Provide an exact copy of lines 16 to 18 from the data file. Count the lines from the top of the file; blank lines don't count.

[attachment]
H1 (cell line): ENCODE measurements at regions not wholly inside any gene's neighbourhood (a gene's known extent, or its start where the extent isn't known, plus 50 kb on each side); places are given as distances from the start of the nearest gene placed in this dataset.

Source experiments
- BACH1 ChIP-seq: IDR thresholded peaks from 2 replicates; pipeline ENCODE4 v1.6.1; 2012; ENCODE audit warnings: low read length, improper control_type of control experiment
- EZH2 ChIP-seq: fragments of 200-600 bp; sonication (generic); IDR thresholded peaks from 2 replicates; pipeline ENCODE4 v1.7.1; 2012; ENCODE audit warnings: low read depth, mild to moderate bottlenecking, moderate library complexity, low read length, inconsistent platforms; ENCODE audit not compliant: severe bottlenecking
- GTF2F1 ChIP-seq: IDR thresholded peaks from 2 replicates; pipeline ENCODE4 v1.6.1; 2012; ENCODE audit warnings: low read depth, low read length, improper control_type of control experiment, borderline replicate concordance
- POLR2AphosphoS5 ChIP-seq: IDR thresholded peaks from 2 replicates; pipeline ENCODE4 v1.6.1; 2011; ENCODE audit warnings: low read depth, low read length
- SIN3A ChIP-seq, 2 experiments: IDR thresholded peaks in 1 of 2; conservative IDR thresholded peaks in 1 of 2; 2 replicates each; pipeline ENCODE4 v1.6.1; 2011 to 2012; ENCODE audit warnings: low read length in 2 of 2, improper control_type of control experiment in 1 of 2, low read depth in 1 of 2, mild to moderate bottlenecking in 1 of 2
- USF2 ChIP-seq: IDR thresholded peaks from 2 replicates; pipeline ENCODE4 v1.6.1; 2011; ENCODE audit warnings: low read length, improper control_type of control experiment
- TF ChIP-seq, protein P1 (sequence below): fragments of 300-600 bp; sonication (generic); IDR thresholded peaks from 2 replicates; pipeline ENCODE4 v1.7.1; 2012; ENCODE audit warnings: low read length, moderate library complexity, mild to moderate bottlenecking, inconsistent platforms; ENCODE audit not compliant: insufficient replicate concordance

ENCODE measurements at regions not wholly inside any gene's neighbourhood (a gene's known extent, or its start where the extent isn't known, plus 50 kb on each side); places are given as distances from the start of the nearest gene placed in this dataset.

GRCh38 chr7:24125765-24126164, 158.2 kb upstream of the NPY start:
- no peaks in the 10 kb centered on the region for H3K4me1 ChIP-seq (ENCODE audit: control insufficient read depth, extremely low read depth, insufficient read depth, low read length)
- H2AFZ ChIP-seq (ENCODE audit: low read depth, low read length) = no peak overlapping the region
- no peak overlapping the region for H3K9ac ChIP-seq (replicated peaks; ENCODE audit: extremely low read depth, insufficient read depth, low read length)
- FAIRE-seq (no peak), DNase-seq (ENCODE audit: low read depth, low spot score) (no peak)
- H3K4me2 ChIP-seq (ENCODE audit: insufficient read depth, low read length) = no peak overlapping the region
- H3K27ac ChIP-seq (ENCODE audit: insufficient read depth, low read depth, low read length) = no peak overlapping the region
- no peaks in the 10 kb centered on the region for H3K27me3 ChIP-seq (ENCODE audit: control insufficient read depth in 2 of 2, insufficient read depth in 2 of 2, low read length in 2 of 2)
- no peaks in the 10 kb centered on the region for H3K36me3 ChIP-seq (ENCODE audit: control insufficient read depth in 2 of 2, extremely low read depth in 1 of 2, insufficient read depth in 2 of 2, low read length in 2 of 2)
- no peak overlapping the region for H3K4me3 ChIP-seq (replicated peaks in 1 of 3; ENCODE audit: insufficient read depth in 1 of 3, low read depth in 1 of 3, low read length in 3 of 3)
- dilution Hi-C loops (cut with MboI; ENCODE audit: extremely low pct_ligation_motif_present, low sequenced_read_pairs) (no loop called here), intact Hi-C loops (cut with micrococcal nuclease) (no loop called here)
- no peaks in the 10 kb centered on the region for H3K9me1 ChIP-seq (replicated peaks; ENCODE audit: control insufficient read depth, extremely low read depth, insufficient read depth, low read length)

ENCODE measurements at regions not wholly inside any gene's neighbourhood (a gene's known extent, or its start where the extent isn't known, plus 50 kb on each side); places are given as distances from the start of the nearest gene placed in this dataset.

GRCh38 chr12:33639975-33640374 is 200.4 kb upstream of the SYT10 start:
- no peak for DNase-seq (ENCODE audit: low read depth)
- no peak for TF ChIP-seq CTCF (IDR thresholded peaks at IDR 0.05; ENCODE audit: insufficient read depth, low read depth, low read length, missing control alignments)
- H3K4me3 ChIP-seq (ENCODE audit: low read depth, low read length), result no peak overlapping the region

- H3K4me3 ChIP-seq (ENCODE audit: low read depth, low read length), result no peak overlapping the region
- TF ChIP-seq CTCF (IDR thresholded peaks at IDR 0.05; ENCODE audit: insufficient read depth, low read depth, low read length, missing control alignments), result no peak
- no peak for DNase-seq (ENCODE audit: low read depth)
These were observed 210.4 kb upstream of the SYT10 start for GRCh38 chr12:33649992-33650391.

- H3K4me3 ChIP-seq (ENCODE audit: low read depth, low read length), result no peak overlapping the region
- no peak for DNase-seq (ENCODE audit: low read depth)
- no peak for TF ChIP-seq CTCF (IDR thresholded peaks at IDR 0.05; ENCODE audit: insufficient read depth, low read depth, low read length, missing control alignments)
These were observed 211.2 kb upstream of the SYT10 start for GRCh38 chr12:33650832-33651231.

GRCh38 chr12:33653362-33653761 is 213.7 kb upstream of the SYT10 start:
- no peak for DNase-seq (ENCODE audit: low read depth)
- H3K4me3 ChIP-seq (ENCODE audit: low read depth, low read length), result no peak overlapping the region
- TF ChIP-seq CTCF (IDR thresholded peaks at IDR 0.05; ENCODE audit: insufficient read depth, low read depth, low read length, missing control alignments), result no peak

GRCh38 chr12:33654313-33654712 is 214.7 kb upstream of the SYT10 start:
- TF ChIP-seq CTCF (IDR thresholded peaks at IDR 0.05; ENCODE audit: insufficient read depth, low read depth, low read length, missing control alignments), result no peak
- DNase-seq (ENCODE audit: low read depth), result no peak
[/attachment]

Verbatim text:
- H3K4me2 ChIP-seq (ENCODE audit: insufficient read depth, low read length) = no peak overlapping the region
- H3K27ac ChIP-seq (ENCODE audit: insufficient read depth, low read depth, low read length) = no peak overlapping the region
- no peaks in the 10 kb centered on the region for H3K27me3 ChIP-seq (ENCODE audit: control insufficient read depth in 2 of 2, insufficient read depth in 2 of 2, low read length in 2 of 2)